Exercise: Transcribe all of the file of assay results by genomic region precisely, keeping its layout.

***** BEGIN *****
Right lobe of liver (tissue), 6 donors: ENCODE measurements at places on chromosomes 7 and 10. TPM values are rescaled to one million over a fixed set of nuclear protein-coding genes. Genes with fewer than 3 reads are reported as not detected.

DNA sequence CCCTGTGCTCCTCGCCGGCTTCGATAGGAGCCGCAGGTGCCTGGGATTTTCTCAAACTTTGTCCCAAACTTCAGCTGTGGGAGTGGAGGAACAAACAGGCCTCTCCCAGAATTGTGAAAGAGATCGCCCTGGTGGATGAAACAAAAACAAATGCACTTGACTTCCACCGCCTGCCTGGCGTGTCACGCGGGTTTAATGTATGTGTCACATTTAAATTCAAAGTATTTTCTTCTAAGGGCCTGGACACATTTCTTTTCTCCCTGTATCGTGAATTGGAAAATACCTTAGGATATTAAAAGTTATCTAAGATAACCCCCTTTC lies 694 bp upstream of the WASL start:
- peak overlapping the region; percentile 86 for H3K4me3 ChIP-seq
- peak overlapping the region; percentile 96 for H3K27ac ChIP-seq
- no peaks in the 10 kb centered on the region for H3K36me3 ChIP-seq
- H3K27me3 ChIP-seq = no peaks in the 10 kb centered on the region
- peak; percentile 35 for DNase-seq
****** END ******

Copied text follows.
Right lobe of liver (tissue), 6 donors: ENCODE measurements at places on chromosomes 7 and 10. TPM values are rescaled to one million over a fixed set of nuclear protein-coding genes. Genes with fewer than 3 reads are reported as not detected.

DNA sequence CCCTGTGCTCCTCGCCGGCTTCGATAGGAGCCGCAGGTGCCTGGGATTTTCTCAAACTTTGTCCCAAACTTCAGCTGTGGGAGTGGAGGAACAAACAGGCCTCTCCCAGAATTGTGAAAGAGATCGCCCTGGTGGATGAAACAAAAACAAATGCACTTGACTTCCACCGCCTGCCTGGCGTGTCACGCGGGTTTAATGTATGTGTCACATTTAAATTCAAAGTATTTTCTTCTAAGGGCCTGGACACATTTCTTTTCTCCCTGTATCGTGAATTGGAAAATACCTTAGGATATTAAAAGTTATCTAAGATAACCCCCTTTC lies 694 bp upstream of the WASL start:
- peak overlapping the region; percentile 86 for H3K4me3 ChIP-seq
- peak overlapping the region; percentile 96 for H3K27ac ChIP-seq
- no peaks in the 10 kb centered on the region for H3K36me3 ChIP-seq
- H3K27me3 ChIP-seq = no peaks in the 10 kb centered on the region
- peak; percentile 35 for DNase-seq